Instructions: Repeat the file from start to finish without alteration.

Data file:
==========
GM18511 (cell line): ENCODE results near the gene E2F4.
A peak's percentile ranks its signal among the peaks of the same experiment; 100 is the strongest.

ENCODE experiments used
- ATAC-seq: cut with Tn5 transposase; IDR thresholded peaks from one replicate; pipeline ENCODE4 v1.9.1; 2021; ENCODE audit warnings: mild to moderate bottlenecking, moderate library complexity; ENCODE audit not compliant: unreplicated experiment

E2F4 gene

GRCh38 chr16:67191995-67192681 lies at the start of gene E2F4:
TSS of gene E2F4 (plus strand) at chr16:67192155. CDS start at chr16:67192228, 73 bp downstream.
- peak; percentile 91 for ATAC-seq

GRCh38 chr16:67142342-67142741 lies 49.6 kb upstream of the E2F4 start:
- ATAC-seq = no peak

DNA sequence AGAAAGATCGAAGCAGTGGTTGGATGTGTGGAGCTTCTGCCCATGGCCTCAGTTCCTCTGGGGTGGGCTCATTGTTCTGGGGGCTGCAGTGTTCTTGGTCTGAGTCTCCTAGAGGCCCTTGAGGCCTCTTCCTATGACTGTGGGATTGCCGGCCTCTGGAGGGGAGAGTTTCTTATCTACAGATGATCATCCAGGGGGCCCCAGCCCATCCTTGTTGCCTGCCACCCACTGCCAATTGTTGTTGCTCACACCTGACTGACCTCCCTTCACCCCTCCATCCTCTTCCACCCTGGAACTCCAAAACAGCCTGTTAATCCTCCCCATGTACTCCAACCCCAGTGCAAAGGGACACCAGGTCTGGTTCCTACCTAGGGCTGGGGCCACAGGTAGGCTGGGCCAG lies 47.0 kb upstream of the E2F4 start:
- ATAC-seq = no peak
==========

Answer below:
GM18511 (cell line): ENCODE results near the gene E2F4.
A peak's percentile ranks its signal among the peaks of the same experiment; 100 is the strongest.

ENCODE experiments used
- ATAC-seq: cut with Tn5 transposase; IDR thresholded peaks from one replicate; pipeline ENCODE4 v1.9.1; 2021; ENCODE audit warnings: mild to moderate bottlenecking, moderate library complexity; ENCODE audit not compliant: unreplicated experiment

E2F4 gene

GRCh38 chr16:67191995-67192681 lies at the start of gene E2F4:
TSS of gene E2F4 (plus strand) at chr16:67192155. CDS start at chr16:67192228, 73 bp downstream.
- peak; percentile 91 for ATAC-seq

GRCh38 chr16:67142342-67142741 lies 49.6 kb upstream of the E2F4 start:
- ATAC-seq = no peak

DNA sequence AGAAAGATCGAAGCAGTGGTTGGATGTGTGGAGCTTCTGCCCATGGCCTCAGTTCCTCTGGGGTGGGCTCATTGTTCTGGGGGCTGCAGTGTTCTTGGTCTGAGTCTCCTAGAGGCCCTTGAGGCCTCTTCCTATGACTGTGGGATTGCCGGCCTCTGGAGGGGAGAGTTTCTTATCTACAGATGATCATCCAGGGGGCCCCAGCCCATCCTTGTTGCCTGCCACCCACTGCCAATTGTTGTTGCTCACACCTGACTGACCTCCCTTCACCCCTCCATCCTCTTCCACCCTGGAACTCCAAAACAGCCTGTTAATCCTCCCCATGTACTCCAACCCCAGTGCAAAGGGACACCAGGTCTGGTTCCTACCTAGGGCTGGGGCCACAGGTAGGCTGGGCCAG lies 47.0 kb upstream of the E2F4 start:
- ATAC-seq = no peak